Based on what I understand, formal nouns like はず take up a subordinate clause, therefore taking が to mark the subject, but when I see examples such as




It makes it look like my understanding is wrong.

When I tried to contemplate why, I just imagine that あの人 and あの本 aren't a part of the subordinate clause, but it is more of saying "that person/book is ~ はずだ".

If that may be the case can this also be applied to other formal nouns such as わけ?

1 Answer 1


Technically, 高い and 高かった are the short subordinate clauses that modify はず. Japanese relative clauses can be very short. As you said, the word marked with は is working as a topic of the entire sentence.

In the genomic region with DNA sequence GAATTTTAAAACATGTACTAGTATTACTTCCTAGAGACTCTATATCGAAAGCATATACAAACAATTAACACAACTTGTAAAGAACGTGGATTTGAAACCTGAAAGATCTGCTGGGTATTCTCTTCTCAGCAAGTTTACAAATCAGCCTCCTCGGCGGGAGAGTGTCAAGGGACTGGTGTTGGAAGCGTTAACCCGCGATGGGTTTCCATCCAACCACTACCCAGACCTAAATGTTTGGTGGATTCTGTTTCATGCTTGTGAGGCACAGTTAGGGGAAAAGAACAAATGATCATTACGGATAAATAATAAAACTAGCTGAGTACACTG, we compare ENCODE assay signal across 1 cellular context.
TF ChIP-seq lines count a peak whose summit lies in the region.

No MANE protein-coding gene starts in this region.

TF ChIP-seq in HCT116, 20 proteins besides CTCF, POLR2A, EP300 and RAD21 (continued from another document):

あの人が若いはず lacks a topic, and this doesn't even look like a valid sentence to me. It's just a fragment roughly meaning "probable-ness of that person being young". Still, you can make the subordinate clause have a different subject using が:

He thinks that person should not be young.

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